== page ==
While De Palma’s hit-or-miss on the name, however, the space itself still features many of the architectural quirks and charms picked up over its long history that she fell in love with on her first visit. For instance, the actual working fireplace tucked away inside. Or the cream brick walls and posts that reminded her of the cool bar from the Spike Lee movie "The 25th Hour."

But the most appealing part, from day one, was that it was off the beaten path – and then under it.

"I’ve always liked basement bars," De Palma explained. "I think people are able to fully submerge themselves in the bar. It’s not so much about being seen or sitting on the right corner; it’s people who actually want to go have a drink and talk to each other. Also you don’t really have a sense of time. People just kind of relax."

"(Working in a basement) is actually great," said Stacy Habel, a bartender at Monica's for 10 years now. "I'm used to it; I actually used to work at Landmark for years before this. It adds to the coziness."

While you have to dive down a few steps to get inside, the word "dive" doesn’t quite fit with Monica’s. The space is dark – surprise: there are no windows in a basement bar – but not dreary; instead, it’s warm, filled with rich reds, browns and blacks, lumber and leather.

It’s a basement bar that truly feels as though you’re just in a friend’s basement, complete with a pool table, a few TVs and some board games for those looking for some competition-fueled camaraderie. And that camaraderie comes from all sorts, according to Habel, from service industry people making their way back to those who call the neighborhood home and those very far away from their's, staying at the nearby Astor or Knickerbocker. 

Of course, for those who want a glimpse of the outside world, Monica’s does have a small outdoor patio space out front, one that De Palma has plans to redo, renovate – and, of course, submerge it down to the rest of the bar’s level.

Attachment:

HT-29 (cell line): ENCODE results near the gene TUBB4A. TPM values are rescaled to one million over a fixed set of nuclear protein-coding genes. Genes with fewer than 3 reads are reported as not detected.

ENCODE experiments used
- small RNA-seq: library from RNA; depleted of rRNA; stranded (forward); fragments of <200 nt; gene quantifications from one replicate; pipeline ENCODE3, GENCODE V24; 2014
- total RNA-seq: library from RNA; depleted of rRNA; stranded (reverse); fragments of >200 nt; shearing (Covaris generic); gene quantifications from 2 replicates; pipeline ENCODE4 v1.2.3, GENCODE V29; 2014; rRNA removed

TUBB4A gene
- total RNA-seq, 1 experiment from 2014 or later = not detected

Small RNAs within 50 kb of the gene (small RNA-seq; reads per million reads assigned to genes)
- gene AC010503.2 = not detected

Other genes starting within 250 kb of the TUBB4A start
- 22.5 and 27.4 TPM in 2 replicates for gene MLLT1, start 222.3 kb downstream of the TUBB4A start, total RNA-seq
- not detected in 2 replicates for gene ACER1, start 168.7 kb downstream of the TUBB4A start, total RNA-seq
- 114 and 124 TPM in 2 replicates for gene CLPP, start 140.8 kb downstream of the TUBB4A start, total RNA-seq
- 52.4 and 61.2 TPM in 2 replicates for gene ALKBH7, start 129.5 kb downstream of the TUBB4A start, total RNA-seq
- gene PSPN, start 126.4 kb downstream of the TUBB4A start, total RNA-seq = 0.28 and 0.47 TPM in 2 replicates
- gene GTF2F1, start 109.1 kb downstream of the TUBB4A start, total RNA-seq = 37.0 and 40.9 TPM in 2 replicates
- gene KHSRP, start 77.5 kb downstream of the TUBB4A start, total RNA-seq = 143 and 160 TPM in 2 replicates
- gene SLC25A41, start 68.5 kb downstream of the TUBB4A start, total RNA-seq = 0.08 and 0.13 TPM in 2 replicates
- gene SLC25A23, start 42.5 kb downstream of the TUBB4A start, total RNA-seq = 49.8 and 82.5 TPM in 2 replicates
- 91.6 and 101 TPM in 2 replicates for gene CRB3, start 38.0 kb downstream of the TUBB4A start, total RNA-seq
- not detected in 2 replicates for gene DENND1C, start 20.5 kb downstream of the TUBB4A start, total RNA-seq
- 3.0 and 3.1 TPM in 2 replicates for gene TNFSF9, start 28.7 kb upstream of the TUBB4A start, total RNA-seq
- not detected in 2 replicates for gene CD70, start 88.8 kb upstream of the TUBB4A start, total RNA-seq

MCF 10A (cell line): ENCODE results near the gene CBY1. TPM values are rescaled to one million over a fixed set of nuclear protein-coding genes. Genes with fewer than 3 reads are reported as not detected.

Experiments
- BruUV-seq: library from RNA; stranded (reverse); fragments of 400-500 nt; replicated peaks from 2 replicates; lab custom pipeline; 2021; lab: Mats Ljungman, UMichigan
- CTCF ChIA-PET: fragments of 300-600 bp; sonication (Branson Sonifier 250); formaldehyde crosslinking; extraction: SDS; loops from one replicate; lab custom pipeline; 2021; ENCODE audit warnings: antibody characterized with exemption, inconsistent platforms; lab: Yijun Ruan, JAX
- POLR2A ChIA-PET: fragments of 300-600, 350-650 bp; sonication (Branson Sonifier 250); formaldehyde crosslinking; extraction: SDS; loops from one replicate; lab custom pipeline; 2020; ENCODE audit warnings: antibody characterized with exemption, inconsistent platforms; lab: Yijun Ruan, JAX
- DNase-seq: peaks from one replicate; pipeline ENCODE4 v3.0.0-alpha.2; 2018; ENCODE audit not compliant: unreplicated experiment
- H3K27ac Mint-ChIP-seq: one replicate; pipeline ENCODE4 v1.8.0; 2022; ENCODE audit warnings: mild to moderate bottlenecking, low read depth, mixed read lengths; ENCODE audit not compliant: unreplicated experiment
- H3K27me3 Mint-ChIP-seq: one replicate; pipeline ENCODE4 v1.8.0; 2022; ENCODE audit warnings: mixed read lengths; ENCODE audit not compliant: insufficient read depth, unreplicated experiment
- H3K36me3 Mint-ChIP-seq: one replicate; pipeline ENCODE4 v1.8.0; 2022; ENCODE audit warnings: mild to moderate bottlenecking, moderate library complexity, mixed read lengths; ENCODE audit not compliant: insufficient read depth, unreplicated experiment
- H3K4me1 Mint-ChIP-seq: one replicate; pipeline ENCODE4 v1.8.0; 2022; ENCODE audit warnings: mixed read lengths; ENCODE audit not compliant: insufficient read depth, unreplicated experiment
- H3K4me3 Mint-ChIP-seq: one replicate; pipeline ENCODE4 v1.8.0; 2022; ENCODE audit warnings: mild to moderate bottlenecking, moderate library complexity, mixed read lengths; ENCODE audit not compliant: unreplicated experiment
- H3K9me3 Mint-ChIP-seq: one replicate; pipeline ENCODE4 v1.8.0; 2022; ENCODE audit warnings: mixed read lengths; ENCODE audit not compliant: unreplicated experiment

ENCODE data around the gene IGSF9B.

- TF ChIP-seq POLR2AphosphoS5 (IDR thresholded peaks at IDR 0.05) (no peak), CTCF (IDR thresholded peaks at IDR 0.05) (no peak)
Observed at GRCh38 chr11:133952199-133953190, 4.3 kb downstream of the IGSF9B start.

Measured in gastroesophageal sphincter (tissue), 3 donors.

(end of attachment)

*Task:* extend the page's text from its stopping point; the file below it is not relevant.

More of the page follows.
"The problem is seeing where the water can go, so my next step is to get the structural engineer and the concrete guys to see if the design is possible," De Palma said. "But that’s my vision for it: make it feel more like a part of the bar."

Considering the building’s century-plus history, change is no surprise. But while the outside may get a facelift, De Palma aims to keep the bar that carries her name – on a sign now and everything! – with the same small, subdued but sincere spirit as the city it’s buried into.

"It keeps with what Milwaukee bars have always been: a neighborhood place. It’s a community where people know each other. You walk in, and the bartender knows your name, where you’re going to sit and what you’re going to drink. And that’s becoming harder and harder to find here."

Matt Mueller Culture Editor

As much as it is a gigantic cliché to say that one has always had a passion for film, Matt Mueller has always had a passion for film. Whether it was bringing in the latest movie reviews for his first grade show-and-tell or writing film reviews for the St. Norbert College Times as a high school student, Matt is way too obsessed with movies for his own good.

When he's not writing about the latest blockbuster or talking much too glowingly about "Piranha 3D," Matt can probably be found watching literally any sport (minus cricket) or working at - get this - a local movie theater. Or watching a movie. Yeah, he's probably watching a movie.